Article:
"Epiviz helps biomedical scientists meet the challenge of visualizing large genomic data sets while supporting creative data analysis in a collaborative environment," says Corrada Bravo.
This research was supported by the National Institutes of Health (Award Nos. HG006102 and HG005220), Illumina Corp. and Genentech. The content of this article does not necessarily reflect the views of these organizations.
Héctor Corrada Bravo website: http://www.cbcb.umd.edu/~hcorrada/
The research paper, "Epiviz: interactive visual analytics for functional genomics data," Florin Chelaru, Llewellyn Smith, Naomi Goldstein and Héctor Corrada Bravo, was published online Aug. 3, 2014 in Nature Methods. http://dx.doi.org/10.1038/nmeth.3038
Media Relations Contact: Abby Robinson, 301-405-5845, firstname.lastname@example.org
University of Maryland
College of Computer, Mathematical, and Natural Sciences
2300 Symons Hall
College Park, Md. 20742
About the College of Computer, Mathematical, and Natural Sciences
The College of Computer, Mathematical, and Natural Sciences at the University of Maryland educates more than 7,000 future scientific leaders in its undergraduate and graduate programs each year. The college's 10 departments and more than a dozen interdisciplinary research centers foster scientific discovery with annual sponsored research funding exceeding $150 million.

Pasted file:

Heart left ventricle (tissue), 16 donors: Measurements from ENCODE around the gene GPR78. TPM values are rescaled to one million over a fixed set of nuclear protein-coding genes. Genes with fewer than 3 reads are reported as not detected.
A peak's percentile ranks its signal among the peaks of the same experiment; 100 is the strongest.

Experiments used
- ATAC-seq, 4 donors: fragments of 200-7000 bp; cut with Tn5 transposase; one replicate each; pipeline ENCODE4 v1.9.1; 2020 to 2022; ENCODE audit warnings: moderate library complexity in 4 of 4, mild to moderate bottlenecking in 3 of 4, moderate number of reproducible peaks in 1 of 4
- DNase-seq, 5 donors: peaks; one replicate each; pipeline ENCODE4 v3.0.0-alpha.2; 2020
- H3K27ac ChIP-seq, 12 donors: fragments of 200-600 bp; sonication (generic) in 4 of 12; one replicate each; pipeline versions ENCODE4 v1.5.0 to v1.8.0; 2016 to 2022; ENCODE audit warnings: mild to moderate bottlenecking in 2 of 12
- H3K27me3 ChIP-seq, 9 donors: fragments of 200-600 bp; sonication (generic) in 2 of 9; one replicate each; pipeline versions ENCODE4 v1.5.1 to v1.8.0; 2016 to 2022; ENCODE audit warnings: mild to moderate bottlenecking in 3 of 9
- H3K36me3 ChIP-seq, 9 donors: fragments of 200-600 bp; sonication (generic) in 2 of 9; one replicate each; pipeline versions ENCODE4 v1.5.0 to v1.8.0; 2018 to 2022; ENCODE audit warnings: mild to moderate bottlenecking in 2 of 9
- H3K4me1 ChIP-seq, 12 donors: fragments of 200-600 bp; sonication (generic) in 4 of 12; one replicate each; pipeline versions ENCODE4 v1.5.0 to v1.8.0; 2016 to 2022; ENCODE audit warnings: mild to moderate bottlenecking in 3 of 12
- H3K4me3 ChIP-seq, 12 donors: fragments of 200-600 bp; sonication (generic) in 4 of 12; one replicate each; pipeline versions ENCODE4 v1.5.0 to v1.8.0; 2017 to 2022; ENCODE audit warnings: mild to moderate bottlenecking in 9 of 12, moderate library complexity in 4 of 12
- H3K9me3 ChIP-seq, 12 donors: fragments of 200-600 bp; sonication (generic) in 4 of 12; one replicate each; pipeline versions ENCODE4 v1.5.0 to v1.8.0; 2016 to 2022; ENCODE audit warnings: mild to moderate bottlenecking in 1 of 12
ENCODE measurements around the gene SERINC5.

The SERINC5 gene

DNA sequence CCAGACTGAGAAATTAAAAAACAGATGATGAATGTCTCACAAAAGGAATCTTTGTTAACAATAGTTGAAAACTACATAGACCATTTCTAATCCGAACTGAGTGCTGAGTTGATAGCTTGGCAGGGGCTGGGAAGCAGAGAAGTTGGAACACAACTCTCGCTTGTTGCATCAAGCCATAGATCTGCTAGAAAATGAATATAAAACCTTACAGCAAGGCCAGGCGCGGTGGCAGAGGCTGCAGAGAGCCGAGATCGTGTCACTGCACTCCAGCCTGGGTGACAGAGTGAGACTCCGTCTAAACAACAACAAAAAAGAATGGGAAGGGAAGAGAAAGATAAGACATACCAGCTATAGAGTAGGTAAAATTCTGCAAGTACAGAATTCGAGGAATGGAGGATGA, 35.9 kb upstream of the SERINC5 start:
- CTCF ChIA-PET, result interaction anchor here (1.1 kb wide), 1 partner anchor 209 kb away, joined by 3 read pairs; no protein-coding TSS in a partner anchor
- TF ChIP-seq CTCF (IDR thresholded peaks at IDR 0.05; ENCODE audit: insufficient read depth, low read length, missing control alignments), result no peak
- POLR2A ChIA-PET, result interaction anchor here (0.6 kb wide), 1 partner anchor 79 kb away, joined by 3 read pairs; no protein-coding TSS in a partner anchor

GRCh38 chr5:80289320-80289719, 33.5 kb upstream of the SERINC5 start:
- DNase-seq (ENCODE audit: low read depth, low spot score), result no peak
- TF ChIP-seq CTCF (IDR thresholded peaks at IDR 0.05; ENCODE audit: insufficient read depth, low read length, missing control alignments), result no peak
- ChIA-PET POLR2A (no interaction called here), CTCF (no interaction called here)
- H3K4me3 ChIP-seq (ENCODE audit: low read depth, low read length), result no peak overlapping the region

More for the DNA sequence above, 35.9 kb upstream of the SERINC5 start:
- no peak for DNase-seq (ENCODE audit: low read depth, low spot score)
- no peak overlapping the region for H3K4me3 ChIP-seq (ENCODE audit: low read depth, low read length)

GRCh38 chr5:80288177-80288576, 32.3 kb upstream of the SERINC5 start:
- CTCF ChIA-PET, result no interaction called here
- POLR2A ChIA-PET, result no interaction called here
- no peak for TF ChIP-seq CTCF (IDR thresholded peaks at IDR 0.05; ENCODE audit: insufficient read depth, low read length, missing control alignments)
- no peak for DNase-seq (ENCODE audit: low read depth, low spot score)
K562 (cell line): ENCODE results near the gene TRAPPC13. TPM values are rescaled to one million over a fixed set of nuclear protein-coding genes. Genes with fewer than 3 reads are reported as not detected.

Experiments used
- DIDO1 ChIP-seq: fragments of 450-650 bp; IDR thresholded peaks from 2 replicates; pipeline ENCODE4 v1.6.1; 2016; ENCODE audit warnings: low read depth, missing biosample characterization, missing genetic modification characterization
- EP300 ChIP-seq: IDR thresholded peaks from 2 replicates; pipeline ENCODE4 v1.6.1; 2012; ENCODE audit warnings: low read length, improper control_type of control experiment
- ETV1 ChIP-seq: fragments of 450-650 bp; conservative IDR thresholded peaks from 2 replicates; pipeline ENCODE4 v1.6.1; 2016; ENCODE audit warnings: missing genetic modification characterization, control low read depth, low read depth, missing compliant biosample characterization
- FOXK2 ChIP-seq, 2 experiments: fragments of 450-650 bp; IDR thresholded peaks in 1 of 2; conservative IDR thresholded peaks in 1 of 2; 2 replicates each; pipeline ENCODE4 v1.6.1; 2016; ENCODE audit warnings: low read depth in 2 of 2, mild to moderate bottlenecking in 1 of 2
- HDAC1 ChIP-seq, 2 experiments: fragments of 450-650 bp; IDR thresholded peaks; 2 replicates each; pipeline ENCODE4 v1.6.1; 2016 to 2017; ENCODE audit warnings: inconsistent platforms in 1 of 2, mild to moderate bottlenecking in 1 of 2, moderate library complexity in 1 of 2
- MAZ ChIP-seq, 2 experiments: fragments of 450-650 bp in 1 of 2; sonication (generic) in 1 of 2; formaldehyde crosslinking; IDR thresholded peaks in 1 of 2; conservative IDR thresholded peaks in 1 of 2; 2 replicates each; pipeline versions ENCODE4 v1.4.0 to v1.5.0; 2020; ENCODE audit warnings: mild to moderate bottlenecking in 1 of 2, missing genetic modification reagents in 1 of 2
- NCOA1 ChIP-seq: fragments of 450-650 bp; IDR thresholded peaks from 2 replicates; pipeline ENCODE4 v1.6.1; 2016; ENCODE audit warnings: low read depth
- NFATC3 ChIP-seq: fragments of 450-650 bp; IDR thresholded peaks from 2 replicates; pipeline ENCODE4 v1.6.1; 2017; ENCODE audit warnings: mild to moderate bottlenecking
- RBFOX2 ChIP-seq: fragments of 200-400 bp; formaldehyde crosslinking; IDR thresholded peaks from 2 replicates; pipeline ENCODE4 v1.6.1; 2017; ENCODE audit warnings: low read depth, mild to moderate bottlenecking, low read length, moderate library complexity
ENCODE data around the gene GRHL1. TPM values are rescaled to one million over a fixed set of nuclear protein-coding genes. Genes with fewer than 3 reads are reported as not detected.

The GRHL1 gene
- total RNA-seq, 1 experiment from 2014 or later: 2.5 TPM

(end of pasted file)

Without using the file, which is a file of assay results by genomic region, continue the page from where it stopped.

Abby Robinson | Eurek Alert!
Microscope measures muscle weakness
16.11.2018 | Friedrich-Alexander-Universität Erlangen-Nürnberg
Good preparation is half the digestion
16.11.2018 | Max-Planck-Institut für Stoffwechselforschung
Researchers at the University of New Hampshire have captured a difficult-to-view singular event involving "magnetic reconnection"--the process by which sparse particles and energy around Earth collide producing a quick but mighty explosion--in the Earth's magnetotail, the magnetic environment that trails behind the planet.
Magnetic reconnection has remained a bit of a mystery to scientists. They know it exists and have documented the effects that the energy explosions can...
Biochips have been developed at TU Wien (Vienna), on which tissue can be produced and examined. This allows supplying the tissue with different substances in a very controlled way.
Cultivating human cells in the Petri dish is not a big challenge today. Producing artificial tissue, however, permeated by fine blood vessels, is a much more...
Faster and secure data communication: This is the goal of a new joint project involving physicists from the University of Würzburg. The German Federal Ministry of Education and Research funds the project with 14.8 million euro.
In our digital world data security and secure communication are becoming more and more important. Quantum communication is a promising approach to achieve...
On Saturday, 10 November 2018, the research icebreaker Polarstern will leave its homeport of Bremerhaven, bound for Cape Town, South Africa.
When choosing materials to make something, trade-offs need to be made between a host of properties, such as thickness, stiffness and weight. Depending on the application in question, finding just the right balance is the difference between success and failure
Now, a team of Penn Engineers has demonstrated a new material they call "nanocardboard," an ultrathin equivalent of corrugated paper cardboard. A square...
09.11.2018 | Event News
06.11.2018 | Event News
23.10.2018 | Event News
16.11.2018 | Health and Medicine
16.11.2018 | Life Sciences
16.11.2018 | Life Sciences